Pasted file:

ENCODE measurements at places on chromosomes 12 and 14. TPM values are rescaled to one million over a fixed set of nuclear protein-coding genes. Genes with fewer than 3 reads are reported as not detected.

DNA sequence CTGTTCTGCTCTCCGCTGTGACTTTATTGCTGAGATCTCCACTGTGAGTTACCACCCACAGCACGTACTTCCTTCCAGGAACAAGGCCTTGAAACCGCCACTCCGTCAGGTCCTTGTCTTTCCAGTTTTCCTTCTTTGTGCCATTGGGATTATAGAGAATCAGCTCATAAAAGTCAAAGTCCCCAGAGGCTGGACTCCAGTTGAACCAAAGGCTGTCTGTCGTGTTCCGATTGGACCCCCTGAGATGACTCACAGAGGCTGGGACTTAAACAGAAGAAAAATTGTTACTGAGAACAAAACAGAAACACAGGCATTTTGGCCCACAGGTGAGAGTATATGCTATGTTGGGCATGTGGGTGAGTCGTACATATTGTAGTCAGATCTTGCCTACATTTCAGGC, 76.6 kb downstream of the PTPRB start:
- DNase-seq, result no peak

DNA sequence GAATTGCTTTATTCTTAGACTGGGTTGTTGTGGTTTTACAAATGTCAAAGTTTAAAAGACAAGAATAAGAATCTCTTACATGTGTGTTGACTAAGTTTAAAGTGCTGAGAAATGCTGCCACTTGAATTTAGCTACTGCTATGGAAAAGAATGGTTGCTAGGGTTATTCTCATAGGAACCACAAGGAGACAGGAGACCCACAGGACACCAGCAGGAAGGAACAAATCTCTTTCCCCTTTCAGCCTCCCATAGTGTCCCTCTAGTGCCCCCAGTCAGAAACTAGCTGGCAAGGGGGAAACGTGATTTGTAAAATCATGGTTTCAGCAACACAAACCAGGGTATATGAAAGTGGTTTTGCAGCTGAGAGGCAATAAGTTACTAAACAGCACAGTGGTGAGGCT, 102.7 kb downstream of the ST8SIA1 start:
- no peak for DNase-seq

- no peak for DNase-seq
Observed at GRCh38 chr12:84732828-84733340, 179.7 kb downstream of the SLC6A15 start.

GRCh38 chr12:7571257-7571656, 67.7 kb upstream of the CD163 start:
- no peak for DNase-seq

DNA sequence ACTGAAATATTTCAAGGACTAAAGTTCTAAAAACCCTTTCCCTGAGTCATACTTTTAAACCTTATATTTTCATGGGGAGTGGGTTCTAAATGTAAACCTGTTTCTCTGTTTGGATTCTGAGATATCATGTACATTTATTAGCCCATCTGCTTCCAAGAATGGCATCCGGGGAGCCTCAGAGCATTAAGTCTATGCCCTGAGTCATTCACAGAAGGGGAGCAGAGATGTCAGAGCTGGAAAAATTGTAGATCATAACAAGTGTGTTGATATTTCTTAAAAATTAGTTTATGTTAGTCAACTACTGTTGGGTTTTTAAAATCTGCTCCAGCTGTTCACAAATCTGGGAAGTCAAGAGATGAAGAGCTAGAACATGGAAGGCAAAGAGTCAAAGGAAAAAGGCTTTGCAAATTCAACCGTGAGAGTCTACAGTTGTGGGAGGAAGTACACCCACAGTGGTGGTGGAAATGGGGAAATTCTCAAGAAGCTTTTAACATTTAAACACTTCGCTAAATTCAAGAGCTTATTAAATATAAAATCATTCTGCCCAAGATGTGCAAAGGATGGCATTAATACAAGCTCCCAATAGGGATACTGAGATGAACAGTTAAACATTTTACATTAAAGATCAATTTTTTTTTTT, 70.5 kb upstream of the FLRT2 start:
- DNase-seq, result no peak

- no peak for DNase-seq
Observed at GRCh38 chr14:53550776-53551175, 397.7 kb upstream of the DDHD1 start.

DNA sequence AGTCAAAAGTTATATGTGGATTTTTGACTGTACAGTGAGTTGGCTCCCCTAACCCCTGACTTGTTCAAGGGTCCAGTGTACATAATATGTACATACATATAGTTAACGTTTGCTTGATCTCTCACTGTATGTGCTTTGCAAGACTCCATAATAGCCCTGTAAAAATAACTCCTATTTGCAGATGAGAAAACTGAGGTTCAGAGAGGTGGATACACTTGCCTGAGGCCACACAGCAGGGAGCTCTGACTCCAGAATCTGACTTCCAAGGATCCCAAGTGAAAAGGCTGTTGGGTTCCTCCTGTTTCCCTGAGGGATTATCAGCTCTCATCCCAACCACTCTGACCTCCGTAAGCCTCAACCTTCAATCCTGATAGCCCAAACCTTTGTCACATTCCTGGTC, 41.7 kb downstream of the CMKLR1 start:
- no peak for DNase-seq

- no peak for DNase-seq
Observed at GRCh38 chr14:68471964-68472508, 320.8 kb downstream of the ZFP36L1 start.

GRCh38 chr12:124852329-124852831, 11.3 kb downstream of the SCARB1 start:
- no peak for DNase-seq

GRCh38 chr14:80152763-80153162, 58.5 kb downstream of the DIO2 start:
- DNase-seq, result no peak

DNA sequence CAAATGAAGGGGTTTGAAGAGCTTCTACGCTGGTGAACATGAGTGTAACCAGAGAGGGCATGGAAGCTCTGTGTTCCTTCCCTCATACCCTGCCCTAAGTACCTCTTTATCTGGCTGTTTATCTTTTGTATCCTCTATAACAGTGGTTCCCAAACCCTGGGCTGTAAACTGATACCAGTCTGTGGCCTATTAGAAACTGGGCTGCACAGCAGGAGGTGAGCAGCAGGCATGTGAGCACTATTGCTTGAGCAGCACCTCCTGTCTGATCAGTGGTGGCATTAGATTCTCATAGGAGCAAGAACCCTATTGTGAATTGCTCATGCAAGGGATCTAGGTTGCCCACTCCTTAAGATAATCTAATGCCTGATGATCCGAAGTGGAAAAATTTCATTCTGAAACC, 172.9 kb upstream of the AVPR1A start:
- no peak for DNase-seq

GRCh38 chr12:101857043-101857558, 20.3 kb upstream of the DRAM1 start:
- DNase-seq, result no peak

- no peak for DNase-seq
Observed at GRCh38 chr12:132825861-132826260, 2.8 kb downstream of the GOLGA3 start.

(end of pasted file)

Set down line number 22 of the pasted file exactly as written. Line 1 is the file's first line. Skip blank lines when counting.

DNA sequence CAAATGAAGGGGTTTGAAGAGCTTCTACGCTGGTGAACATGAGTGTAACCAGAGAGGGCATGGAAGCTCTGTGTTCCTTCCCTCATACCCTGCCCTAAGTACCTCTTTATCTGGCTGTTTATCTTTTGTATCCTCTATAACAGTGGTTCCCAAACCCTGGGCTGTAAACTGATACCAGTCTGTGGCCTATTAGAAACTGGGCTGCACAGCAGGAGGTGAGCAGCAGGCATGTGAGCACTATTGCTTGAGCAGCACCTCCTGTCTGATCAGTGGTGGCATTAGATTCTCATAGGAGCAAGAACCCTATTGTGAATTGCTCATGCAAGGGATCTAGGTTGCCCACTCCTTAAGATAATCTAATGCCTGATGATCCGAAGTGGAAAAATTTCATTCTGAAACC, 172.9 kb upstream of the AVPR1A start: